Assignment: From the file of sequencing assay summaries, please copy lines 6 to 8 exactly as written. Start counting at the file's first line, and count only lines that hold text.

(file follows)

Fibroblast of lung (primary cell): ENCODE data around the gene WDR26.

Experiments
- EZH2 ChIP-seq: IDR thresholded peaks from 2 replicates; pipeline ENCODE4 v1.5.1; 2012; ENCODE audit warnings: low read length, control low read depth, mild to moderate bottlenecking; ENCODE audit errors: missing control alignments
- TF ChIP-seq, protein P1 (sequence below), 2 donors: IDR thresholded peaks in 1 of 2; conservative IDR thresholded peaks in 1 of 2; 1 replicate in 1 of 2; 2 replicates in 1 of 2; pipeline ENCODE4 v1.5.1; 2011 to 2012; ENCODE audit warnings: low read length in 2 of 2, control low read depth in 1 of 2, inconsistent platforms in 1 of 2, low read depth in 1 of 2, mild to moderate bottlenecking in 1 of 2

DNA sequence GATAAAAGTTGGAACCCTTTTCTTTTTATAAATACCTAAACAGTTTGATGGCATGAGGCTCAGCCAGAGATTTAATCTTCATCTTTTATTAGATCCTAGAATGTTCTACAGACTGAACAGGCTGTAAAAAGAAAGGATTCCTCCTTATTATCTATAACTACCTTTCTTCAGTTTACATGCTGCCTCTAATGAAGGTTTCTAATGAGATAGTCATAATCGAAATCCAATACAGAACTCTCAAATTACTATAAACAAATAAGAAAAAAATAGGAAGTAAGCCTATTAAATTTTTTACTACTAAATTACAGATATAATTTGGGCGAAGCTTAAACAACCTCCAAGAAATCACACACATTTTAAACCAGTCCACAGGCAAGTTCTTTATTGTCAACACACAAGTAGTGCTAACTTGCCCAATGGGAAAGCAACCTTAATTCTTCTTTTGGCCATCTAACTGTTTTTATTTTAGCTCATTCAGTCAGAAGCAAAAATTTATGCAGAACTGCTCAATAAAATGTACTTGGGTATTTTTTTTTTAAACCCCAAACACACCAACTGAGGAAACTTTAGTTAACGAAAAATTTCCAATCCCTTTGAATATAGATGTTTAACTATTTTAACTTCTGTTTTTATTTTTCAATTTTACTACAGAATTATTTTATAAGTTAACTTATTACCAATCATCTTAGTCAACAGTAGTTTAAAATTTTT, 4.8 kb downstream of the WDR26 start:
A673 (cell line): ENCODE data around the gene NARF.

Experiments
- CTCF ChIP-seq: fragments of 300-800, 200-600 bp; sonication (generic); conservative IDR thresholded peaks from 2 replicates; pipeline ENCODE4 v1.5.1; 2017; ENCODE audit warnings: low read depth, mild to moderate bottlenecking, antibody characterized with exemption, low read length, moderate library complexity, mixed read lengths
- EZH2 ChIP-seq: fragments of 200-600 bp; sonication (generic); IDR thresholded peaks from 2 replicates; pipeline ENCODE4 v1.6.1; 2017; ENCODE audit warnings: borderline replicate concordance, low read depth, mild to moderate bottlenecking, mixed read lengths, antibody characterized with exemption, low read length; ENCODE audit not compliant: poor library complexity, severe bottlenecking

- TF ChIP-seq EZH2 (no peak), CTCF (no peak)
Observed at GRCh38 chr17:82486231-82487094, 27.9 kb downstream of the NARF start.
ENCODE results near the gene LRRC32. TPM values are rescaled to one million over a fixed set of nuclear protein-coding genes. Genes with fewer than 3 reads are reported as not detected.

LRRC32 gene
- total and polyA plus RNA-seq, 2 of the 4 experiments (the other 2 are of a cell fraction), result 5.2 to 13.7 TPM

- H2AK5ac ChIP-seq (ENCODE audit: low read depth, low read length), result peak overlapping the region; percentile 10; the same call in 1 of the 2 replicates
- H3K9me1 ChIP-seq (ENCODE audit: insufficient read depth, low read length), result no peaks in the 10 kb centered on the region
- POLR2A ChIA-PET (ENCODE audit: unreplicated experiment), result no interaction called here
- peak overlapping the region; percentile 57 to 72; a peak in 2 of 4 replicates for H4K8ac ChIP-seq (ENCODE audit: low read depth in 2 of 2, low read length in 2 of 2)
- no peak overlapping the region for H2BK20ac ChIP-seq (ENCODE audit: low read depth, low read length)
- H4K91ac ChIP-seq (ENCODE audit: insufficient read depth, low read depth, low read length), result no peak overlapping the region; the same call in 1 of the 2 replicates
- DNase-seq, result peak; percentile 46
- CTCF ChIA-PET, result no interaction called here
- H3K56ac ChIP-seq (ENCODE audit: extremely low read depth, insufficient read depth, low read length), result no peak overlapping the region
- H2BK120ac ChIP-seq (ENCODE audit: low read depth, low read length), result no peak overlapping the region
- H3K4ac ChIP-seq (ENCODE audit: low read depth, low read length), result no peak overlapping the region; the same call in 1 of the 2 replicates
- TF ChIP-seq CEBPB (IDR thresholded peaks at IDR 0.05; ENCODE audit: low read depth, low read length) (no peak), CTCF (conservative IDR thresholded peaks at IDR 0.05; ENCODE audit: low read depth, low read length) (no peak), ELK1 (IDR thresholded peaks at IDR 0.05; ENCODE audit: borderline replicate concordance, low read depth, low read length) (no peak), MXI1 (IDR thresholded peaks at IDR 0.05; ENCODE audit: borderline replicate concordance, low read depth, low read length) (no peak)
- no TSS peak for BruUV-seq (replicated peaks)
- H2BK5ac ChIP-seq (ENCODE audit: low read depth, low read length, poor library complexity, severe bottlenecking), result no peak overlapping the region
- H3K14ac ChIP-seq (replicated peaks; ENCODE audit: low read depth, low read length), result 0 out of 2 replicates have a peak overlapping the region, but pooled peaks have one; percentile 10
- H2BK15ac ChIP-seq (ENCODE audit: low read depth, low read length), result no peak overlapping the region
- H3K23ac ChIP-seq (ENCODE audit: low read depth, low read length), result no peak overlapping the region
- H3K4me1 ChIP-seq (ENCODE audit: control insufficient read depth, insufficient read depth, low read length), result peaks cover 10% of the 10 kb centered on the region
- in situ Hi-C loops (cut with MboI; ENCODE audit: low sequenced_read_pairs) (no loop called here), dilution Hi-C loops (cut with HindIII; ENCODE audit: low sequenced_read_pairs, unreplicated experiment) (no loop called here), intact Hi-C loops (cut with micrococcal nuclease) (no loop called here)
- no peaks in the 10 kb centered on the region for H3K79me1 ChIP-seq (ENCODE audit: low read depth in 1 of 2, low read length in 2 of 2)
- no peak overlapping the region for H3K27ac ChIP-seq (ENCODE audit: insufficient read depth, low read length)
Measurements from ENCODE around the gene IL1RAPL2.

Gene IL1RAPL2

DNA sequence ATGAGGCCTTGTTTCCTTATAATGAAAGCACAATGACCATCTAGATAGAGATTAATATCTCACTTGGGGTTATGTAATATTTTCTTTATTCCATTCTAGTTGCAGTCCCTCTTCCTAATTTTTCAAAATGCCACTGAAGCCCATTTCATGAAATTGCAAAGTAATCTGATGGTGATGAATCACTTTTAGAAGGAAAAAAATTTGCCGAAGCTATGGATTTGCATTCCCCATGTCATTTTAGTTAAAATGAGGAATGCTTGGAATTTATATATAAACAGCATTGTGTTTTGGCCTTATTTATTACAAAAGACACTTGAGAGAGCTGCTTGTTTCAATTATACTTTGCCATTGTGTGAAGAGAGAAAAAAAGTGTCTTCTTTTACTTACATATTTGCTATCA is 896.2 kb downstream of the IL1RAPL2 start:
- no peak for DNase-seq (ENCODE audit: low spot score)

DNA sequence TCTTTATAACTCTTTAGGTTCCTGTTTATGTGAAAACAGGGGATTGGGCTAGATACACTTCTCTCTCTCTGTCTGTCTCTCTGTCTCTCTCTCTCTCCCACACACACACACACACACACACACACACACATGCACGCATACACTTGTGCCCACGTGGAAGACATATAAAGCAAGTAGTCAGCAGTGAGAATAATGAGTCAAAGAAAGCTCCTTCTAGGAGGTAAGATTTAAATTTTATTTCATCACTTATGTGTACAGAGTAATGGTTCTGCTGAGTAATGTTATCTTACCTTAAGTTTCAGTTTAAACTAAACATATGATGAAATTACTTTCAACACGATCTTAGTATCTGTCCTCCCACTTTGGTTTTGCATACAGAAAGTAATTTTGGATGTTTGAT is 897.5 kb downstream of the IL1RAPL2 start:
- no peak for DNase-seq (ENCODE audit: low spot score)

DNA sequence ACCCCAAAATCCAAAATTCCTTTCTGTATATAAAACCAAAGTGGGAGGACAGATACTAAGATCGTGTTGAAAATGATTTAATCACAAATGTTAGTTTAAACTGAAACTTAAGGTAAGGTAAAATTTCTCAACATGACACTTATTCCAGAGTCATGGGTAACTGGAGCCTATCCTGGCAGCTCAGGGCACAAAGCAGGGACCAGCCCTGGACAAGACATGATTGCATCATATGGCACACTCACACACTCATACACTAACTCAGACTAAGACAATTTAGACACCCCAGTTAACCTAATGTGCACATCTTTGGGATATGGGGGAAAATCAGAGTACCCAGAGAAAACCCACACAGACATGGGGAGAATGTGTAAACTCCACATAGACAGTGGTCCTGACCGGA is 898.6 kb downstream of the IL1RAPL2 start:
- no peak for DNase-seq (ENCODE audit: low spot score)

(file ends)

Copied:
A673 (cell line): ENCODE data around the gene NARF.

Experiments
- CTCF ChIP-seq: fragments of 300-800, 200-600 bp; sonication (generic); conservative IDR thresholded peaks from 2 replicates; pipeline ENCODE4 v1.5.1; 2017; ENCODE audit warnings: low read depth, mild to moderate bottlenecking, antibody characterized with exemption, low read length, moderate library complexity, mixed read lengths